The members of the CSS&FP Working Group have decided to modularize the CSS specification. This modularization will help to clarify the relationships between the different parts of the specification, and reduce the size of the complete document. It will also allow us to build specific tests on a per module basis and will help implementors in deciding which portions of CSS to support. Furthermore, the modular nature of the specification will make it possible for individual modules to be updated as needed, thus allowing for a more flexible and timely evolution of the spcification as a whole.
This document lists all the modules to be contained in the future CSS3 specification.
This is an official introduction, issued by the CSS Working Group, which details the modularization of the CSS3 specification and the CSS test suite. This document should be considered to be informative, not normative. See the Style overview pages for more information on W3C's work on style sheets, including CSS.
This is a public W3C Working Draft for review by W3C members and other interested parties. As a draft document, it may be updated, replaced, or obsoleted by other documents at any time. It is inappropriate to use W3C Working Drafts as reference material or to cite them as other than "work in progress."
A list of current W3C Recommendations and other technical documents including Working Drafts and Notes can be found at http://www.w3.org/TR.
Please send comments to the firstname.lastname@example.org mailing list (see how to subscribe) or to the editor.
As the popularity of CSS grows, so does interest in making additions to the specification. Rather than attempting to shove dozens of updates into a single monolithic specification, it will be much easier and more efficient to be able to update individual pieces of the specification. Modules will enable CSS to be updated in a more timely and precise fashion, thus allowing for a more flexible and timely evolution of the spcification as a whole.
For resource constrained devices, it may be impractical to support all of CSS. For example, an aural browser may be concerned only with aural styles, whereas a visual browser may care nothing for aural styles. In such cases, a user agent may implement a subset of CSS. Subsets of CSS are limited to combining selected CSS modules, and once a module has been chosen, all of its features must be supported.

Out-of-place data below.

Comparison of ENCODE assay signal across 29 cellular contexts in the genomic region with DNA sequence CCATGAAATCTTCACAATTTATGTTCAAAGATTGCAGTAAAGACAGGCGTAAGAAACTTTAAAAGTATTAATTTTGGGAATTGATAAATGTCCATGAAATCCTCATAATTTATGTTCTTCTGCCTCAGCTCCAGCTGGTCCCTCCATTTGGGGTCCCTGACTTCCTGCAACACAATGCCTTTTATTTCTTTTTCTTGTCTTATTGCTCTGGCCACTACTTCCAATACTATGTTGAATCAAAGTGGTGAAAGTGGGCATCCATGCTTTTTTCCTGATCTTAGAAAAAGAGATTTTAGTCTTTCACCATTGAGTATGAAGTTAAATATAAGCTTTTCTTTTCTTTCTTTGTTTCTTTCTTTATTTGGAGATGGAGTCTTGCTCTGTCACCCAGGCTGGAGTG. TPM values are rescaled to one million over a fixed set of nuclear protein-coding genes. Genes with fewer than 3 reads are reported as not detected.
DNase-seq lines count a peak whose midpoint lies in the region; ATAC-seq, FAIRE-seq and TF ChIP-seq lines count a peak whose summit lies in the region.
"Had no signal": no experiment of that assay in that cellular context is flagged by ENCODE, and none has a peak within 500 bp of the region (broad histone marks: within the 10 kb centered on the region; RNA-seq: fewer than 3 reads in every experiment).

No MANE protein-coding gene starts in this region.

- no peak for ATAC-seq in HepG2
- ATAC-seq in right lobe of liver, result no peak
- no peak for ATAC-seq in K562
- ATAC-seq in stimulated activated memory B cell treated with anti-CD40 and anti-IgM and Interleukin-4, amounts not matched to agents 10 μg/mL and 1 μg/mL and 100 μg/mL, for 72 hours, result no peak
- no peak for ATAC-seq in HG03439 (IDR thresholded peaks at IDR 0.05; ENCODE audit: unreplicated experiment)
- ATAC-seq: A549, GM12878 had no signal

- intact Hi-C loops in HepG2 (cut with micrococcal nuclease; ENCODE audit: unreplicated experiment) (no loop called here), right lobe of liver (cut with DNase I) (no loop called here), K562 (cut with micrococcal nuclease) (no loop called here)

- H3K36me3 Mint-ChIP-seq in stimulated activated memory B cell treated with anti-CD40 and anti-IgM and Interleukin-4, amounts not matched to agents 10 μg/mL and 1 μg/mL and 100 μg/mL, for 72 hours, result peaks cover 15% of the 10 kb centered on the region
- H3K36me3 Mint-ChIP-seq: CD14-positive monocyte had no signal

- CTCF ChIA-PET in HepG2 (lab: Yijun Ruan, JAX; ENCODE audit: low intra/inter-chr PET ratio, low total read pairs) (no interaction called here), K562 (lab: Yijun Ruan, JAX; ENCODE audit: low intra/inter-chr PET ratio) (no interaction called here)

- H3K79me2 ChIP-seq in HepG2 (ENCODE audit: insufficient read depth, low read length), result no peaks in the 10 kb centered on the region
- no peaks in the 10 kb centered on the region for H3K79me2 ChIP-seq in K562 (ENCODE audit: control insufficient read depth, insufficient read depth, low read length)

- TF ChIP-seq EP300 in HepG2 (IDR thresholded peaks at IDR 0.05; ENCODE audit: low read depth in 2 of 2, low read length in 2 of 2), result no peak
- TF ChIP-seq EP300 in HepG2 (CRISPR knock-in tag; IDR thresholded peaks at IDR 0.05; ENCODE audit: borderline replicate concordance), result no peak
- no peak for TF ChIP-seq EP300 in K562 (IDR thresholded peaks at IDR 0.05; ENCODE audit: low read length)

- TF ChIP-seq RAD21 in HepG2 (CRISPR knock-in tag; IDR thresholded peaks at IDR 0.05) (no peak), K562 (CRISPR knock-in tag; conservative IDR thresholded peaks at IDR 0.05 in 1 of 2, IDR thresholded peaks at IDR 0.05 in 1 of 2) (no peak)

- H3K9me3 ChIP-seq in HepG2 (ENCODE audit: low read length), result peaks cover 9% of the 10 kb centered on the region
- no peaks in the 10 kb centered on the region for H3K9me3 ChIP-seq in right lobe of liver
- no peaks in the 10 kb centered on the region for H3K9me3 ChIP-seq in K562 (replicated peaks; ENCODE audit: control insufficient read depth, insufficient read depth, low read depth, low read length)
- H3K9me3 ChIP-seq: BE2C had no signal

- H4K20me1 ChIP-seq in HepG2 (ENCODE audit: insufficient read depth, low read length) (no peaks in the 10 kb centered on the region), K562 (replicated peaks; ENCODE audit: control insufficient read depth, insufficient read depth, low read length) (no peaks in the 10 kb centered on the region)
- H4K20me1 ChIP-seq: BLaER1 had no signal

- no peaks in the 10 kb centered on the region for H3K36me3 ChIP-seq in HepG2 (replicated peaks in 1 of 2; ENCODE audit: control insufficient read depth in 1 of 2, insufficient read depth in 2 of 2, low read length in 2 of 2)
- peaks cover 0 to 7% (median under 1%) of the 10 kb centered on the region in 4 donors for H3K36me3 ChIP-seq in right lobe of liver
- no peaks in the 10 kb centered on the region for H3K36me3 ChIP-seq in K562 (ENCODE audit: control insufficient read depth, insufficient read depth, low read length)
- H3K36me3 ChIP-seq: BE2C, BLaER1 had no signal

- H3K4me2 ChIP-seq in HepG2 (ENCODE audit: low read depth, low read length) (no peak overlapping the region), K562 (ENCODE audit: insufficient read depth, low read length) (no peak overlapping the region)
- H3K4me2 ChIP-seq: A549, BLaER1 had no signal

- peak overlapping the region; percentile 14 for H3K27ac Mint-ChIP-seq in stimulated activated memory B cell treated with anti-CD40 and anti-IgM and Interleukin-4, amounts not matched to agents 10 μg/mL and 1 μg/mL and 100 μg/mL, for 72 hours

All modules must contain a "Conformance: Requirements and Recommendations" section. Any module whose table row is backed with green is considered part of the "CSS Core." The listed deadlines (backed in red) represent the time at which a module should be ready for Working Draft publication. There are also columns which indicate a module's participation in each of three "profiles": HTML Basic, CSS3, and SVG. A module without any indicated module participation is at risk of being dropped from CSS3 before it reaches Proposed Recommendation status. A module without a listed editor is backed in yellow, and is in serious danger of being dropped.
|Syntax / grammar / etc.||X||X||-||-||-||-||-||-||-|
|Selectors||Tantek Çelik, Daniel Glazman||X||X||5 Oct 2000||-||-||-||-||-||-|
|Values, Units||Håkon Lie, Chris Lilley||X||X||-||-||-||-||-||-||-|
|Value assignment / cascade / inheritance||Håkon Lie||X||X||-||-||-||-||-||-||-|
|Box model / vertical||Bert Bos||X||X||-||-||-||-||-||-||-|
|Color / gamma / color profiles||Tantek Çelik, Chris Lilley||X||X||22 Jun 1999||-||-||-||-||-||-|
|Line box model||Eric Meyer||X||X||-||-||-||-||-||-||-|
|Text / bidi / vertical alignment||Chris Lilley, Michel Suignard||X||X||-||-||-||-||-||-||-|
|Font properties||Chris Lilley, Michel Suignard||X||X||-||-||-||-||-||-||-|
|Generated content / markers||Håkon Lie||X||-||-||-||-||-||-||-|
|Replaced content||Eric Meyer||X||-||-||-||-||-||-||-|
|Paged media||Steve Zilles||X||28 Sep 1999||-||-||-||-||-||-|
|User interface||Tantek Çelik||X||16 Sep 1999||16 Feb 2000||-||-||-||-||-|
|Columns||Håkon Lie||X||22 Jun 1999||-||-||-||-||-||-|
|BECSS||Michel Suignard||4 Aug 1999||-||-||-||-||-||-|
|Test Suite||Eric Meyer||X||-||-||-||-||-||-||-|
This provides a general overview of the specification's goals, as well as basic notes on how CSS works, acknowledgments, and so forth.
A way to attach arbitrary properties to a hierarchically structured document or other data structure, with the characteristic that it has built-in "forward-compatibility" (a.k.a. "extensibility").
Describes the selectors of CSS3. Selectors are used to select elements in an HTML or XML document, in order to attach (style) properties to them. The draft includes the selectors of CSS1 and CSS2 and extends them with new proposals that allow, for example, elements to be selected based on whether they contain a certain word, or whether they are the only element of their kind.
Things which are applied to values.
How properties interact, and the core of how CSS operates.